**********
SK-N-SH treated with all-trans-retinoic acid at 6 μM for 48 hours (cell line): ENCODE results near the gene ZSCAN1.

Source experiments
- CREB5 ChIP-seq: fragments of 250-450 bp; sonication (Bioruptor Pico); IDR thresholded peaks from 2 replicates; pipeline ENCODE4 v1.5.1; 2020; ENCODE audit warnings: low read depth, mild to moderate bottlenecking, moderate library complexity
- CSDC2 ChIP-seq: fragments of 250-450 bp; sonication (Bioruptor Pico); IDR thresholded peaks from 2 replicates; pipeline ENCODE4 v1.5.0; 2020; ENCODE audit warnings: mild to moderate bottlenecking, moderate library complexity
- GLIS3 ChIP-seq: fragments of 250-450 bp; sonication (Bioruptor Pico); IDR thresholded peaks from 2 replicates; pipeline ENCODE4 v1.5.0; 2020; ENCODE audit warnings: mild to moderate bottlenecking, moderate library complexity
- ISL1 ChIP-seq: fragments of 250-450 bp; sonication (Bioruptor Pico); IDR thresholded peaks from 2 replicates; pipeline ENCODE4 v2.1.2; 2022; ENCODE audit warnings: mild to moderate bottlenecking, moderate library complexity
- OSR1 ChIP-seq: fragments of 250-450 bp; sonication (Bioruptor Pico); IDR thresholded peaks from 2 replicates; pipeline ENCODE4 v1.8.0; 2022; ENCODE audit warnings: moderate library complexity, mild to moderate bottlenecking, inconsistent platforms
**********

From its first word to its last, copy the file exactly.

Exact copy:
SK-N-SH treated with all-trans-retinoic acid at 6 μM for 48 hours (cell line): ENCODE results near the gene ZSCAN1.

Source experiments
- CREB5 ChIP-seq: fragments of 250-450 bp; sonication (Bioruptor Pico); IDR thresholded peaks from 2 replicates; pipeline ENCODE4 v1.5.1; 2020; ENCODE audit warnings: low read depth, mild to moderate bottlenecking, moderate library complexity
- CSDC2 ChIP-seq: fragments of 250-450 bp; sonication (Bioruptor Pico); IDR thresholded peaks from 2 replicates; pipeline ENCODE4 v1.5.0; 2020; ENCODE audit warnings: mild to moderate bottlenecking, moderate library complexity
- GLIS3 ChIP-seq: fragments of 250-450 bp; sonication (Bioruptor Pico); IDR thresholded peaks from 2 replicates; pipeline ENCODE4 v1.5.0; 2020; ENCODE audit warnings: mild to moderate bottlenecking, moderate library complexity
- ISL1 ChIP-seq: fragments of 250-450 bp; sonication (Bioruptor Pico); IDR thresholded peaks from 2 replicates; pipeline ENCODE4 v2.1.2; 2022; ENCODE audit warnings: mild to moderate bottlenecking, moderate library complexity
- OSR1 ChIP-seq: fragments of 250-450 bp; sonication (Bioruptor Pico); IDR thresholded peaks from 2 replicates; pipeline ENCODE4 v1.8.0; 2022; ENCODE audit warnings: moderate library complexity, mild to moderate bottlenecking, inconsistent platforms